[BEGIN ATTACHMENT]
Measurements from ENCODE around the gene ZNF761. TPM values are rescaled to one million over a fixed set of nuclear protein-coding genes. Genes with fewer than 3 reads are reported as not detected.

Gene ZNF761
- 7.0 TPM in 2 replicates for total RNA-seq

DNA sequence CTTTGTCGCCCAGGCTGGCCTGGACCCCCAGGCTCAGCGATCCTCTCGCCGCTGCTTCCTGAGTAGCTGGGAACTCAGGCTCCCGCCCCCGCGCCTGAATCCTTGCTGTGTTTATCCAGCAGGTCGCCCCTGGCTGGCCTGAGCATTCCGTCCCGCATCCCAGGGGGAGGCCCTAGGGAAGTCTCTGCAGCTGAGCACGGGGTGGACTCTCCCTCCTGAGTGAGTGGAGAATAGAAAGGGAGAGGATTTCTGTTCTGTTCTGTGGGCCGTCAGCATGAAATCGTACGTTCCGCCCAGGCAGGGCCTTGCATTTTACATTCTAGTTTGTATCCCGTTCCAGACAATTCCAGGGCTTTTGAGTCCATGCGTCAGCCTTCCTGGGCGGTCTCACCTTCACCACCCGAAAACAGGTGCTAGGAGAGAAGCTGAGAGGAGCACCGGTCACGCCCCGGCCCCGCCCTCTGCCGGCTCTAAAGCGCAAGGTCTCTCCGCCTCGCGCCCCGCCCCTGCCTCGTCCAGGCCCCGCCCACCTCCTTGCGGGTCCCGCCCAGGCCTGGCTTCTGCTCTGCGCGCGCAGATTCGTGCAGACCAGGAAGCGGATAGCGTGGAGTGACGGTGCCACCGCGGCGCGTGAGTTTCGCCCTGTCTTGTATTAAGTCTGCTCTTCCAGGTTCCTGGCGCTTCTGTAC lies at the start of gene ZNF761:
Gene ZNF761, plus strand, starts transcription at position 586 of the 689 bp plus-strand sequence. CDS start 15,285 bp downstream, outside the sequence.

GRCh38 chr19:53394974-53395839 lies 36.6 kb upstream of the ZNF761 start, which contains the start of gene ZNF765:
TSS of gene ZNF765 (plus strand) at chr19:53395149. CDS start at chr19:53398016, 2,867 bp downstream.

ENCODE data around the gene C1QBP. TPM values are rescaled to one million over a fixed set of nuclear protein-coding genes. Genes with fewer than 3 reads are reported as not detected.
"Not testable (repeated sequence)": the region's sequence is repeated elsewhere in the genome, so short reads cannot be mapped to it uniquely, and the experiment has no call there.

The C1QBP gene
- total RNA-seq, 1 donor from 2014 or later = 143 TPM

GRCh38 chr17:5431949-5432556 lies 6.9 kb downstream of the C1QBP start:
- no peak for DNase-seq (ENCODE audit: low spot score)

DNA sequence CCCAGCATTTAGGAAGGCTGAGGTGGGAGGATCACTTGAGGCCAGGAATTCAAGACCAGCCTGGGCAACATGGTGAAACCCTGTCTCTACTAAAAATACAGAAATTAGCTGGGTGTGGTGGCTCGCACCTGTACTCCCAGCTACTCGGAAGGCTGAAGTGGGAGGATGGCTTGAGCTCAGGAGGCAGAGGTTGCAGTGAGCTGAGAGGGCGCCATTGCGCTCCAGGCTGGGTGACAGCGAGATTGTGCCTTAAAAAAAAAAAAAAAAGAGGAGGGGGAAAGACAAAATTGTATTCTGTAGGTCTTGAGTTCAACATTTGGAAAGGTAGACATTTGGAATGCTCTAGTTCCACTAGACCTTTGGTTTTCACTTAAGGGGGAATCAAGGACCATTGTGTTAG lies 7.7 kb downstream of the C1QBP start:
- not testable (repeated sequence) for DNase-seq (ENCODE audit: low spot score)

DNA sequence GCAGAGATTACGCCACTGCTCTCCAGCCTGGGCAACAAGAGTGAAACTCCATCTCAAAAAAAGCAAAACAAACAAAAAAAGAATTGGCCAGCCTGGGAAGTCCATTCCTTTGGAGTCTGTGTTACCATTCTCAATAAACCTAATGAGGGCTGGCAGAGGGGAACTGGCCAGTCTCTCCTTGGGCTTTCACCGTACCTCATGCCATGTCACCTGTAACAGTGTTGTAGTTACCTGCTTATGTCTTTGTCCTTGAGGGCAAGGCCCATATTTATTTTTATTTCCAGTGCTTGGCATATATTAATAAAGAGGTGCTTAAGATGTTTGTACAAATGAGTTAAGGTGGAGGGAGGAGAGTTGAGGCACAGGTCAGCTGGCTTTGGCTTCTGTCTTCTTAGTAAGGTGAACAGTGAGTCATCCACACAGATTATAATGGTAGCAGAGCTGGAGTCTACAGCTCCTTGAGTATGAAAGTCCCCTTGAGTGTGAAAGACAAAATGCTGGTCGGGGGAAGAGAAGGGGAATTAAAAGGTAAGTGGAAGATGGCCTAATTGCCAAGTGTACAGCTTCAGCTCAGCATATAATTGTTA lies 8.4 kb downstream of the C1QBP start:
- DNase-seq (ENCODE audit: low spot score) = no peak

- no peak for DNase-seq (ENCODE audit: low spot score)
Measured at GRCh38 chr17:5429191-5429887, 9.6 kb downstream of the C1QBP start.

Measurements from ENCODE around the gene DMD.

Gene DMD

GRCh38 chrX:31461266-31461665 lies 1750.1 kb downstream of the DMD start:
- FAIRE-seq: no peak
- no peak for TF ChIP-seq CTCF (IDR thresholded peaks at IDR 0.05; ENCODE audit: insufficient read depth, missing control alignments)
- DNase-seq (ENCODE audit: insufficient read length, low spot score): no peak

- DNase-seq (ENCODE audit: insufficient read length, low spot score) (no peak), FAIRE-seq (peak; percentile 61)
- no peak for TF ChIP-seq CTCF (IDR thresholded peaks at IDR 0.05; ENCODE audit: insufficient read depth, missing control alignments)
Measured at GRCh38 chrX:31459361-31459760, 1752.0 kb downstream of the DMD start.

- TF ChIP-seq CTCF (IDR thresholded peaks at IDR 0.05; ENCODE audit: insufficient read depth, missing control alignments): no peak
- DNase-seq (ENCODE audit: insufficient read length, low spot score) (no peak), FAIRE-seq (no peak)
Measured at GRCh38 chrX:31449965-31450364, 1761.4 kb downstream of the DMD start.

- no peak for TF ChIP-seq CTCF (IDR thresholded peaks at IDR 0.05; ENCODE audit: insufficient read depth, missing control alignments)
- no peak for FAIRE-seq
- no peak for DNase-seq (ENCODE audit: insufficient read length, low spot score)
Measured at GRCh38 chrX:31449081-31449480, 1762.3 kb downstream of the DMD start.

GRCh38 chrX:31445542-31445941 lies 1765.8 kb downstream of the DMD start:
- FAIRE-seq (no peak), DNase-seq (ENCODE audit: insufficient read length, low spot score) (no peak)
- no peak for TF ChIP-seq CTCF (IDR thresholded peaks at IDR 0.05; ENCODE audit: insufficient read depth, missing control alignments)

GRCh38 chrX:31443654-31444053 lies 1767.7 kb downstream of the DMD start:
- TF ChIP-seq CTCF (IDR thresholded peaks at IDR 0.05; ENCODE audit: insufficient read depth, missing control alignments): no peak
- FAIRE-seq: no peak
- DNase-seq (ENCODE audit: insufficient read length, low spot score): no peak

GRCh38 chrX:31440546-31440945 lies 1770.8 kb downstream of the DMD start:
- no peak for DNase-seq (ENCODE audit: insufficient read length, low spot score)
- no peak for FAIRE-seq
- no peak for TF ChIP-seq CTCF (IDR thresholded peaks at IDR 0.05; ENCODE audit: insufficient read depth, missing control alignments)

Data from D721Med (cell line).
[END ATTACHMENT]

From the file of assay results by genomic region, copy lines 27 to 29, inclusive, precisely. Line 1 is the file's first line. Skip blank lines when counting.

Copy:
- no peak for TF ChIP-seq CTCF (IDR thresholded peaks at IDR 0.05; ENCODE audit: insufficient read depth, missing control alignments)
Measured at GRCh38 chrX:31459361-31459760, 1752.0 kb downstream of the DMD start.

- TF ChIP-seq CTCF (IDR thresholded peaks at IDR 0.05; ENCODE audit: insufficient read depth, missing control alignments): no peak